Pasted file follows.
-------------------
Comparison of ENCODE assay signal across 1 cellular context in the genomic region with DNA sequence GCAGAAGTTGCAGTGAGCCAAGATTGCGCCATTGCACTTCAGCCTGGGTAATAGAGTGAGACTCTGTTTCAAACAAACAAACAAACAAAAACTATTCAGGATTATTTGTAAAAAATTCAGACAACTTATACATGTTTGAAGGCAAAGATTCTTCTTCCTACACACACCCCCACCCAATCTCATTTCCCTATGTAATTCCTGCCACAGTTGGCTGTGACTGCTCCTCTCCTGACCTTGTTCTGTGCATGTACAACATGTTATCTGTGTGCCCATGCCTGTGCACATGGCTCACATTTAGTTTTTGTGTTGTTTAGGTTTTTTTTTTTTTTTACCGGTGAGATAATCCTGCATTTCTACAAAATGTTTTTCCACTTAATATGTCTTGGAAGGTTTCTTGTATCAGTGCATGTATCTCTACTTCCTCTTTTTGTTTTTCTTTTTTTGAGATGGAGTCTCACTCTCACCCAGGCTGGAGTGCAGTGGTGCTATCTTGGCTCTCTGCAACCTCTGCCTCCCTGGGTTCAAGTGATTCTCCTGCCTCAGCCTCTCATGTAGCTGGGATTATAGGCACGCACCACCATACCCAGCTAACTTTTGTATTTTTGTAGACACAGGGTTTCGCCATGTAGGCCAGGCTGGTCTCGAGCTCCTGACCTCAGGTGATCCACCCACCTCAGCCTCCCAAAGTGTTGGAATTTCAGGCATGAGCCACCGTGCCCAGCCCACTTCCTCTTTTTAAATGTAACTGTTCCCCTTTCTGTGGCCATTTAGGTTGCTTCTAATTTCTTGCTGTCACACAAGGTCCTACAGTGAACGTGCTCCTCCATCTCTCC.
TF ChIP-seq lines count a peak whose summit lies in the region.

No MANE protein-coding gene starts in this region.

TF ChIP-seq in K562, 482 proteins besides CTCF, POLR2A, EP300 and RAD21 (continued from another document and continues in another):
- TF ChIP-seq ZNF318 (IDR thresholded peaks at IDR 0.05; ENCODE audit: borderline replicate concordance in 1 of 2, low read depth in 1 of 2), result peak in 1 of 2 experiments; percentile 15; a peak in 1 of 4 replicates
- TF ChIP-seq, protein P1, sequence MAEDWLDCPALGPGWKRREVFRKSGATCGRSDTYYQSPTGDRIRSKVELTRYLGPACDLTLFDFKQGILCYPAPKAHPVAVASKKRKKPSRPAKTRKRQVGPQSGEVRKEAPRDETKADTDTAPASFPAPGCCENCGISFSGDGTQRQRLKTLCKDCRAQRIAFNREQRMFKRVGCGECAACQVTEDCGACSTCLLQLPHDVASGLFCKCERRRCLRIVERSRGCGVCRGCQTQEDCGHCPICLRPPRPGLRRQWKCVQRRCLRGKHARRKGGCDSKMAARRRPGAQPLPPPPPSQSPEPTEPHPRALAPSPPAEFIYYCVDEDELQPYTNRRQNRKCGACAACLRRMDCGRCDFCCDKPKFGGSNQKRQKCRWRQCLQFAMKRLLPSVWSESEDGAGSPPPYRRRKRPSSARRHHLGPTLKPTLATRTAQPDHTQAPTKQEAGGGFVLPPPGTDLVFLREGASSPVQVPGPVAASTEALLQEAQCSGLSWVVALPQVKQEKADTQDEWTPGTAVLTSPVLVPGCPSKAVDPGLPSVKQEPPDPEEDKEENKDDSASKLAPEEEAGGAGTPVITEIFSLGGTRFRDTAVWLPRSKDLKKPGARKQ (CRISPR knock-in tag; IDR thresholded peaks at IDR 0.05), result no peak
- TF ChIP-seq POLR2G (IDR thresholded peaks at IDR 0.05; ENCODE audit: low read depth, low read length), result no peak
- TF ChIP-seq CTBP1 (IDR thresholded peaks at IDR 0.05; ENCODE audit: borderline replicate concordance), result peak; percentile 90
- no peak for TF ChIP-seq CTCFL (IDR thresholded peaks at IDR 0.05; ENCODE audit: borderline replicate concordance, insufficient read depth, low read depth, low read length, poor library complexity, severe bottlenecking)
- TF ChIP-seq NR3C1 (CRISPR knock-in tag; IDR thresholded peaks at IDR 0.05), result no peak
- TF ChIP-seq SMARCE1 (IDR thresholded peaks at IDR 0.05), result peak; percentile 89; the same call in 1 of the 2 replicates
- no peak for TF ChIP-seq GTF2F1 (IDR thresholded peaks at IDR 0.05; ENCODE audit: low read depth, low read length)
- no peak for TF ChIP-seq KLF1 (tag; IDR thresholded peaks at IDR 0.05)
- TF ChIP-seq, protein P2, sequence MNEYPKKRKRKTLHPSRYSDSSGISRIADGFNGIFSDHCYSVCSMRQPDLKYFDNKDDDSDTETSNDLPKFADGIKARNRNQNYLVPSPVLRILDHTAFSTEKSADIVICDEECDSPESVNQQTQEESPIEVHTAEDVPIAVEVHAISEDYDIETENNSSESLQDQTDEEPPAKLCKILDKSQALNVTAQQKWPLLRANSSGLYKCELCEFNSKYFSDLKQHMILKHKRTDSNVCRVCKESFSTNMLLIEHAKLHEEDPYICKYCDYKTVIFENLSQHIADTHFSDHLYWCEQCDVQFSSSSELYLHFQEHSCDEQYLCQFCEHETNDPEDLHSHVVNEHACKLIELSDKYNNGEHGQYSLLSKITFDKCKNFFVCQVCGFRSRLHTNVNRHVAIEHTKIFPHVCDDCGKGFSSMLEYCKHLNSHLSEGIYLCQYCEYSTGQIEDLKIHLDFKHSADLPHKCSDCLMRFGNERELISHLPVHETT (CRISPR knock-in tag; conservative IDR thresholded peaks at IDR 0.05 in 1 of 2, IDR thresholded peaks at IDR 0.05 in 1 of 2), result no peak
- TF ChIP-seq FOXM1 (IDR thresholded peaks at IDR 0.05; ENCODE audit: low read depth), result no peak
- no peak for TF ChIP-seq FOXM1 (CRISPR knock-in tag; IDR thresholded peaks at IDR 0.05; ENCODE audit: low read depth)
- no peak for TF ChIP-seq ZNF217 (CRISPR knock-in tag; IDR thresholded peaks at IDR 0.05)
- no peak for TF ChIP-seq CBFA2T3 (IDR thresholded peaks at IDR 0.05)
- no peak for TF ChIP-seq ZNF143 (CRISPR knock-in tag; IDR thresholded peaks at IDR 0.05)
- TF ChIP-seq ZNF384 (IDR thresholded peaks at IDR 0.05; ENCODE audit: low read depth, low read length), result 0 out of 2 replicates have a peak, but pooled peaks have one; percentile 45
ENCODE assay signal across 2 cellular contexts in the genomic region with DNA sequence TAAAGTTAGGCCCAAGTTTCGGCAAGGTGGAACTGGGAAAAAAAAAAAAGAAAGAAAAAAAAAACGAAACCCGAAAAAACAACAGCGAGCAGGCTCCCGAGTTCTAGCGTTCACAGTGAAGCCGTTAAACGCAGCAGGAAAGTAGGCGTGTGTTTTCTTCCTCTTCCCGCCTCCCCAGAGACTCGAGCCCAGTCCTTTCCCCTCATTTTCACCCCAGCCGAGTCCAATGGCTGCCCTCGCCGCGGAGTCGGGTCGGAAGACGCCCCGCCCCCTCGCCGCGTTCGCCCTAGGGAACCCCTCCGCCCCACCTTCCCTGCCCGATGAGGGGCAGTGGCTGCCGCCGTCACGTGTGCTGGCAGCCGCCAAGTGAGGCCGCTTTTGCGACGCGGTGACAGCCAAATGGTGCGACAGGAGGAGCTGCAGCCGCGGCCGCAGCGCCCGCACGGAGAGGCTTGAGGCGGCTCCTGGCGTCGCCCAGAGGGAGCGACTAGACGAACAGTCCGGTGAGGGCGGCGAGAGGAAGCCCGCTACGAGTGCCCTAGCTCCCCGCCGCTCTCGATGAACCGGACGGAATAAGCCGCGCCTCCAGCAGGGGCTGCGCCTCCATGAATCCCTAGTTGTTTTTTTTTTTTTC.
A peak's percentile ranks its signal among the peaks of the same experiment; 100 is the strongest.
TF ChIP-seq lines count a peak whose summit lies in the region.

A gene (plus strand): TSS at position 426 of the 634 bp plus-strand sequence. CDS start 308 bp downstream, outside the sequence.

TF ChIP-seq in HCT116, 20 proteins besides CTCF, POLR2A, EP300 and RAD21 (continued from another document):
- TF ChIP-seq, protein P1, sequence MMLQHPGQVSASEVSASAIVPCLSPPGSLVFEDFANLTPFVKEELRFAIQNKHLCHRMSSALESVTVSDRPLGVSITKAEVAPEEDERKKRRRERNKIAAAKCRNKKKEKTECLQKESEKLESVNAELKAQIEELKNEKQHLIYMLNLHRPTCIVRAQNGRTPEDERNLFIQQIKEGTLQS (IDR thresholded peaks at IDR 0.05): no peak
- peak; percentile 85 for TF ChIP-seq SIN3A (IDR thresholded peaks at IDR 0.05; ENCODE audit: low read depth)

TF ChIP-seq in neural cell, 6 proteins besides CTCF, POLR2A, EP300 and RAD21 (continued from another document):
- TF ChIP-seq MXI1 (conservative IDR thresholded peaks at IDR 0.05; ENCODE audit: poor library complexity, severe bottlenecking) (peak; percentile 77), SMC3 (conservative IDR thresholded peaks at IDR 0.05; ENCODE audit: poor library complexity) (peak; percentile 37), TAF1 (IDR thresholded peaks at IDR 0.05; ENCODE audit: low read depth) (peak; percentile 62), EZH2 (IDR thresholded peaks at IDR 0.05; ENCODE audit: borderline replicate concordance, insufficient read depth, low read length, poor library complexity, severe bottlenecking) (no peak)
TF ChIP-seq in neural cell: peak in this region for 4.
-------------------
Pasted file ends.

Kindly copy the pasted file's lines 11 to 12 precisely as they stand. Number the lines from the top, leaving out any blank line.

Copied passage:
- TF ChIP-seq SMARCE1 (IDR thresholded peaks at IDR 0.05), result peak; percentile 89; the same call in 1 of the 2 replicates
- no peak for TF ChIP-seq GTF2F1 (IDR thresholded peaks at IDR 0.05; ENCODE audit: low read depth, low read length)